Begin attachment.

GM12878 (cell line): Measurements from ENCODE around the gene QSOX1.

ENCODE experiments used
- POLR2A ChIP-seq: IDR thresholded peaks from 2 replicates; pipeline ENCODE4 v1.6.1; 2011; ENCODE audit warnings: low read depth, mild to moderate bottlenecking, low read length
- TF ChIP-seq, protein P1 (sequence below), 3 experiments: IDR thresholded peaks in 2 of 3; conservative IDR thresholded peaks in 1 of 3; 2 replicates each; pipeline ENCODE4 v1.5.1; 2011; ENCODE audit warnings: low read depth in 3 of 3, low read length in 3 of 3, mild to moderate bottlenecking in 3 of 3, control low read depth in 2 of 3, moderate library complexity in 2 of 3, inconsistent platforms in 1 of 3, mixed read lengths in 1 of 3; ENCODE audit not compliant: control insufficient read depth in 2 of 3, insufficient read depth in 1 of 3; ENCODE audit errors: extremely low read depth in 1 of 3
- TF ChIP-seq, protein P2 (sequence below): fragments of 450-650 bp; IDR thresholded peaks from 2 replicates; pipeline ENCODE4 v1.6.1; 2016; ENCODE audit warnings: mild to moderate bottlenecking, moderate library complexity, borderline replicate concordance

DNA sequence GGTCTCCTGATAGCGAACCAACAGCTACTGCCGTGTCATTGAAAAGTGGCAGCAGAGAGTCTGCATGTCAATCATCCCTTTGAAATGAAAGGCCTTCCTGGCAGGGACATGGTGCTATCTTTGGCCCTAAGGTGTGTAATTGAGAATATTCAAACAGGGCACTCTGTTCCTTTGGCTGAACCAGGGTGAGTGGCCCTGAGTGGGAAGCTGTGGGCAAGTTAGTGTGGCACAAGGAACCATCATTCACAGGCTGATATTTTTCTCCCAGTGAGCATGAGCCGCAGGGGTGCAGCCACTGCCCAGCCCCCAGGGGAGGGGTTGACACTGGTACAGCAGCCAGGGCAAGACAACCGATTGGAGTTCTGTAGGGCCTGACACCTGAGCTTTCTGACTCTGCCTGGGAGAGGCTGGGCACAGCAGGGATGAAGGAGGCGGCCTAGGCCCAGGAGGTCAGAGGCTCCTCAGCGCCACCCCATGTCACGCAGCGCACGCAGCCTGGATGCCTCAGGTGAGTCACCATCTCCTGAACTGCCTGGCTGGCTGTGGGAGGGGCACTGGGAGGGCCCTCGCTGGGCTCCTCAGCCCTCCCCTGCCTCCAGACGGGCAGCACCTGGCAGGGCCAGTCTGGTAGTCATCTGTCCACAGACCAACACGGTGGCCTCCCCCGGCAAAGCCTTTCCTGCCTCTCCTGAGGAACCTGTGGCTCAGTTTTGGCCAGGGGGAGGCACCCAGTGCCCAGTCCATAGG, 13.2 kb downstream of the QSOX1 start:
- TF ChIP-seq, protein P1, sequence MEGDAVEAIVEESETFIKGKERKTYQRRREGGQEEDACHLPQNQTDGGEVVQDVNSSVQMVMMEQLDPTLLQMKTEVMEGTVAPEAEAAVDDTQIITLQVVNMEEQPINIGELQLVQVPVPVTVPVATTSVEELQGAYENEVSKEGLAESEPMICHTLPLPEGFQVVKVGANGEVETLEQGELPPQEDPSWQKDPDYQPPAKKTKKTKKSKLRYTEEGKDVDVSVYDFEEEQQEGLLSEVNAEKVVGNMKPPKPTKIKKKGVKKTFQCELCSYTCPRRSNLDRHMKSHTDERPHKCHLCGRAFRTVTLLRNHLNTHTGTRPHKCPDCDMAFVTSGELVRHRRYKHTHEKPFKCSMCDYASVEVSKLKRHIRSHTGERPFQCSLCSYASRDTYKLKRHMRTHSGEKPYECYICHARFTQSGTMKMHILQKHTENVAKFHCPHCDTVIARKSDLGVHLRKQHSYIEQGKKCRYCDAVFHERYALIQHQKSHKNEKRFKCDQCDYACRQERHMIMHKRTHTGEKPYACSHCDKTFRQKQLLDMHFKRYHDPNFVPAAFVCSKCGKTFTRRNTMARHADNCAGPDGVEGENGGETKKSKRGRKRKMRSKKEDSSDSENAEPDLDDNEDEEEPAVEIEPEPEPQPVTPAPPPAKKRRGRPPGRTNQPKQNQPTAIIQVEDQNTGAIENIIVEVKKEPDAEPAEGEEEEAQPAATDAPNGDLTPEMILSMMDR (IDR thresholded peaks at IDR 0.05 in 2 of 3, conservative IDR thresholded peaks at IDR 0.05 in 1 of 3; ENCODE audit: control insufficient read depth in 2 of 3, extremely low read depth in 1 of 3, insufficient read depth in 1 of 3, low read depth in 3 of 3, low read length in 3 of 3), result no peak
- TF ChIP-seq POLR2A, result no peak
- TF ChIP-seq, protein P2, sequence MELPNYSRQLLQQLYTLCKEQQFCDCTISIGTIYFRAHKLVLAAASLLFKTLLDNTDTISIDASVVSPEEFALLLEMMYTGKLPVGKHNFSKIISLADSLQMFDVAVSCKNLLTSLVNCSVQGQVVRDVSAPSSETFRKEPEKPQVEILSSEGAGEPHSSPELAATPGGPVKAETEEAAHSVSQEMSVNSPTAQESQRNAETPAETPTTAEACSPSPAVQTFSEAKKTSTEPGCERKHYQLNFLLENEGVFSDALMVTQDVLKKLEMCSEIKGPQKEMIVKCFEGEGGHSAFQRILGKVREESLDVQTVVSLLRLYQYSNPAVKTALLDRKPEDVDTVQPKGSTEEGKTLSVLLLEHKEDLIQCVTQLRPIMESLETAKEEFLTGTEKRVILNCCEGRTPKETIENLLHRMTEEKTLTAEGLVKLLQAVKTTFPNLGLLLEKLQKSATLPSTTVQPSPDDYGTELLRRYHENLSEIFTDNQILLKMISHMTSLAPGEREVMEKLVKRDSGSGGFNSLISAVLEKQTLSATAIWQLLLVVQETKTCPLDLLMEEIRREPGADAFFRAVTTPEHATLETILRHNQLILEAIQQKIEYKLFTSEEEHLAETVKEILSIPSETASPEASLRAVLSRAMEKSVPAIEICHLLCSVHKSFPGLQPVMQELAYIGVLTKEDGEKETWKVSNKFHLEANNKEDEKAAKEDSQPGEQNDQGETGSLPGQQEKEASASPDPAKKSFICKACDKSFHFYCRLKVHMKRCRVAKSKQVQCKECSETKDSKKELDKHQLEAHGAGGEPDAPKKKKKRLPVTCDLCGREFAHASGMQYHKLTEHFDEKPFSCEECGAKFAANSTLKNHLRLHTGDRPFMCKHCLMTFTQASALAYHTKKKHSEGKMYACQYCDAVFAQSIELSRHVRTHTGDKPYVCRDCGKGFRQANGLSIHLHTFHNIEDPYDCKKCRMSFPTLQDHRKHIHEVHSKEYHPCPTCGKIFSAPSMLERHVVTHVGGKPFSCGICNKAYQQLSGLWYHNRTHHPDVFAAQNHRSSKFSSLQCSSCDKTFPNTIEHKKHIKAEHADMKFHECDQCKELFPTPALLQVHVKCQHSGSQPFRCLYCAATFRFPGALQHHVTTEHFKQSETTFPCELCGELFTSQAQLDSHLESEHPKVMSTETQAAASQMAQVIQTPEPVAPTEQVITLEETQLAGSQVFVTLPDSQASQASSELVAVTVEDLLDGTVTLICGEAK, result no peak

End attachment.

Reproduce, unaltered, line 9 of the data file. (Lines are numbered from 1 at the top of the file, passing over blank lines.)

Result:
- TF ChIP-seq, protein P2, sequence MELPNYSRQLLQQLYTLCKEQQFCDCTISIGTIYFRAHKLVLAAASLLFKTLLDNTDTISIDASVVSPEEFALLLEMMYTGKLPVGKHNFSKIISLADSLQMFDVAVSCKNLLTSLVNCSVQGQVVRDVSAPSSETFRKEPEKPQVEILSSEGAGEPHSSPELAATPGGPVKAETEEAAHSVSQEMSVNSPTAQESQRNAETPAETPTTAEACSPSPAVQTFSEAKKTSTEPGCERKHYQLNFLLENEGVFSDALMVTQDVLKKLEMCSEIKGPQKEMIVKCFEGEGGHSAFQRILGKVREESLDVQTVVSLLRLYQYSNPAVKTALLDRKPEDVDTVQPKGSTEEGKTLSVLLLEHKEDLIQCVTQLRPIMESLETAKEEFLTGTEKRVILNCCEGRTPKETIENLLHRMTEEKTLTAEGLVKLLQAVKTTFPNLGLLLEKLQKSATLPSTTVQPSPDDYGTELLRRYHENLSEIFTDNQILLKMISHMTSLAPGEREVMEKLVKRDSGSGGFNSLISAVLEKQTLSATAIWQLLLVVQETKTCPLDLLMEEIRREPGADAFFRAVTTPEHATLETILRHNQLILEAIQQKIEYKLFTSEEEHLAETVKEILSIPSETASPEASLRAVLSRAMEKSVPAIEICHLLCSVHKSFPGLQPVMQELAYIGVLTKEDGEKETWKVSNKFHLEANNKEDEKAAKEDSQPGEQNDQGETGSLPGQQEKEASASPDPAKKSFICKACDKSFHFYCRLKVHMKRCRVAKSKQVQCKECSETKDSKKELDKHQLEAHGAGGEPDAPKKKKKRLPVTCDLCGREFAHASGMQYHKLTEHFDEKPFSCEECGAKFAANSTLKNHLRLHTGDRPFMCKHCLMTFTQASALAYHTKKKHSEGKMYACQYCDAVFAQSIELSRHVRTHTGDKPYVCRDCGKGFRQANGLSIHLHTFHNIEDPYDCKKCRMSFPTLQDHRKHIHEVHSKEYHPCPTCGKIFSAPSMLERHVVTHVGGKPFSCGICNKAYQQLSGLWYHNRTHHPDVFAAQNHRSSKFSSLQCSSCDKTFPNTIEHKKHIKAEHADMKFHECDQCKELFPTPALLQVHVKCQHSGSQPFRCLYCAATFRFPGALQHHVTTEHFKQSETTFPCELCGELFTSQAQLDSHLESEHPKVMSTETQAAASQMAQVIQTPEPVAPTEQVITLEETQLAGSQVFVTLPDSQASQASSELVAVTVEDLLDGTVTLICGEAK, result no peak